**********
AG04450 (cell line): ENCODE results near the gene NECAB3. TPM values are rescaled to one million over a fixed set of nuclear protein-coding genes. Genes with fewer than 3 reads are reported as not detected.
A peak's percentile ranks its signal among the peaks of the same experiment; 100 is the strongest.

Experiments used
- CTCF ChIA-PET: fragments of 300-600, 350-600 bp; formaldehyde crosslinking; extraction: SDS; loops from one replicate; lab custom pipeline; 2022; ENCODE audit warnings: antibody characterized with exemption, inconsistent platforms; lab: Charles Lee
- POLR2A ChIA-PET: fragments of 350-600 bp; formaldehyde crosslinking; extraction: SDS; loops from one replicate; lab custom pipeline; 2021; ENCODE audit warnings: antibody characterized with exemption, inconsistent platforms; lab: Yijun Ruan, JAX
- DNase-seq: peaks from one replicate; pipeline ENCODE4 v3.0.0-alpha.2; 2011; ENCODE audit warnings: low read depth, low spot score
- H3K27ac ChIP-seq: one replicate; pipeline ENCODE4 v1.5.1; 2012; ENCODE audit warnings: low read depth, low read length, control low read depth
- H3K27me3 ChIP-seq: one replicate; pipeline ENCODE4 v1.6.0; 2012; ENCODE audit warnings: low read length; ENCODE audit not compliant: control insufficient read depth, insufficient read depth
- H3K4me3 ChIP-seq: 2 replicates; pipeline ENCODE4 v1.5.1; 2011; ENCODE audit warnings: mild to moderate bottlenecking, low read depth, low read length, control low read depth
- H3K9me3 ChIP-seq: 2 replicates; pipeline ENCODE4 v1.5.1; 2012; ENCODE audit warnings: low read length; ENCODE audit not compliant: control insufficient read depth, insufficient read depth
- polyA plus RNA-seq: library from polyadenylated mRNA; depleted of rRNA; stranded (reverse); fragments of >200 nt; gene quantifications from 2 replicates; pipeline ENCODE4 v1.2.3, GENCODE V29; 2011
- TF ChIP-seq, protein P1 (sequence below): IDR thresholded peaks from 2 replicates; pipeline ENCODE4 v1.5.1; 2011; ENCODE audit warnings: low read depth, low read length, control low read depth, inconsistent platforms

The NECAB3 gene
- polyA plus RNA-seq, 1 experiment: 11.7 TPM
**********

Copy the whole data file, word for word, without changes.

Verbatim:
AG04450 (cell line): ENCODE results near the gene NECAB3. TPM values are rescaled to one million over a fixed set of nuclear protein-coding genes. Genes with fewer than 3 reads are reported as not detected.
A peak's percentile ranks its signal among the peaks of the same experiment; 100 is the strongest.

Experiments used
- CTCF ChIA-PET: fragments of 300-600, 350-600 bp; formaldehyde crosslinking; extraction: SDS; loops from one replicate; lab custom pipeline; 2022; ENCODE audit warnings: antibody characterized with exemption, inconsistent platforms; lab: Charles Lee
- POLR2A ChIA-PET: fragments of 350-600 bp; formaldehyde crosslinking; extraction: SDS; loops from one replicate; lab custom pipeline; 2021; ENCODE audit warnings: antibody characterized with exemption, inconsistent platforms; lab: Yijun Ruan, JAX
- DNase-seq: peaks from one replicate; pipeline ENCODE4 v3.0.0-alpha.2; 2011; ENCODE audit warnings: low read depth, low spot score
- H3K27ac ChIP-seq: one replicate; pipeline ENCODE4 v1.5.1; 2012; ENCODE audit warnings: low read depth, low read length, control low read depth
- H3K27me3 ChIP-seq: one replicate; pipeline ENCODE4 v1.6.0; 2012; ENCODE audit warnings: low read length; ENCODE audit not compliant: control insufficient read depth, insufficient read depth
- H3K4me3 ChIP-seq: 2 replicates; pipeline ENCODE4 v1.5.1; 2011; ENCODE audit warnings: mild to moderate bottlenecking, low read depth, low read length, control low read depth
- H3K9me3 ChIP-seq: 2 replicates; pipeline ENCODE4 v1.5.1; 2012; ENCODE audit warnings: low read length; ENCODE audit not compliant: control insufficient read depth, insufficient read depth
- polyA plus RNA-seq: library from polyadenylated mRNA; depleted of rRNA; stranded (reverse); fragments of >200 nt; gene quantifications from 2 replicates; pipeline ENCODE4 v1.2.3, GENCODE V29; 2011
- TF ChIP-seq, protein P1 (sequence below): IDR thresholded peaks from 2 replicates; pipeline ENCODE4 v1.5.1; 2011; ENCODE audit warnings: low read depth, low read length, control low read depth, inconsistent platforms

The NECAB3 gene
- polyA plus RNA-seq, 1 experiment: 11.7 TPM